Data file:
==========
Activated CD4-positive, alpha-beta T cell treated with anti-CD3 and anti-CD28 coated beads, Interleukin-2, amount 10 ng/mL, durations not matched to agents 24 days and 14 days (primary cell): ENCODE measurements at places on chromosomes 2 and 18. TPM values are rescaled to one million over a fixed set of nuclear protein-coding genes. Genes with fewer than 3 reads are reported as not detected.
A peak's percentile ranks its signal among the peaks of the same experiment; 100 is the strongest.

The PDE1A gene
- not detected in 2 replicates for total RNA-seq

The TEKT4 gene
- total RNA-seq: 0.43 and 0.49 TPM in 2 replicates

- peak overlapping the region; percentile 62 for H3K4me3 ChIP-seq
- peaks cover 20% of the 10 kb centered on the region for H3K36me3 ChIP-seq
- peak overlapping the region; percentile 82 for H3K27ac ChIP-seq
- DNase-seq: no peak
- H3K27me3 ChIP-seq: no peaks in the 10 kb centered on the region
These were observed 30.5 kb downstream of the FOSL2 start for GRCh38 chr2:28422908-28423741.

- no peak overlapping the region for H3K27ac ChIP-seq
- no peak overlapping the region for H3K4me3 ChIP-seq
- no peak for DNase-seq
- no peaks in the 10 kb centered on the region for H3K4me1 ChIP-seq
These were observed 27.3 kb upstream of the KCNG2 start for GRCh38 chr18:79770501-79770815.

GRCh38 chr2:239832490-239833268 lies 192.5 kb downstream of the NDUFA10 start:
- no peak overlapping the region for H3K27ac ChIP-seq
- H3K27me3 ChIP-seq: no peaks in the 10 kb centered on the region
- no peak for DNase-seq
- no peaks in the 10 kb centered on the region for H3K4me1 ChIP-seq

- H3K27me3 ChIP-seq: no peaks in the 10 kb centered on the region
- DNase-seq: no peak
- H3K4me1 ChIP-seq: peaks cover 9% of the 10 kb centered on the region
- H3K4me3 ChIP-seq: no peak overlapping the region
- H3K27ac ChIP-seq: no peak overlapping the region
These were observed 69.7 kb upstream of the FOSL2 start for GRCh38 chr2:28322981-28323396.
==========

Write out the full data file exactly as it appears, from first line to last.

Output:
Activated CD4-positive, alpha-beta T cell treated with anti-CD3 and anti-CD28 coated beads, Interleukin-2, amount 10 ng/mL, durations not matched to agents 24 days and 14 days (primary cell): ENCODE measurements at places on chromosomes 2 and 18. TPM values are rescaled to one million over a fixed set of nuclear protein-coding genes. Genes with fewer than 3 reads are reported as not detected.
A peak's percentile ranks its signal among the peaks of the same experiment; 100 is the strongest.

The PDE1A gene
- not detected in 2 replicates for total RNA-seq

The TEKT4 gene
- total RNA-seq: 0.43 and 0.49 TPM in 2 replicates

- peak overlapping the region; percentile 62 for H3K4me3 ChIP-seq
- peaks cover 20% of the 10 kb centered on the region for H3K36me3 ChIP-seq
- peak overlapping the region; percentile 82 for H3K27ac ChIP-seq
- DNase-seq: no peak
- H3K27me3 ChIP-seq: no peaks in the 10 kb centered on the region
These were observed 30.5 kb downstream of the FOSL2 start for GRCh38 chr2:28422908-28423741.

- no peak overlapping the region for H3K27ac ChIP-seq
- no peak overlapping the region for H3K4me3 ChIP-seq
- no peak for DNase-seq
- no peaks in the 10 kb centered on the region for H3K4me1 ChIP-seq
These were observed 27.3 kb upstream of the KCNG2 start for GRCh38 chr18:79770501-79770815.

GRCh38 chr2:239832490-239833268 lies 192.5 kb downstream of the NDUFA10 start:
- no peak overlapping the region for H3K27ac ChIP-seq
- H3K27me3 ChIP-seq: no peaks in the 10 kb centered on the region
- no peak for DNase-seq
- no peaks in the 10 kb centered on the region for H3K4me1 ChIP-seq

- H3K27me3 ChIP-seq: no peaks in the 10 kb centered on the region
- DNase-seq: no peak
- H3K4me1 ChIP-seq: peaks cover 9% of the 10 kb centered on the region
- H3K4me3 ChIP-seq: no peak overlapping the region
- H3K27ac ChIP-seq: no peak overlapping the region
These were observed 69.7 kb upstream of the FOSL2 start for GRCh38 chr2:28322981-28323396.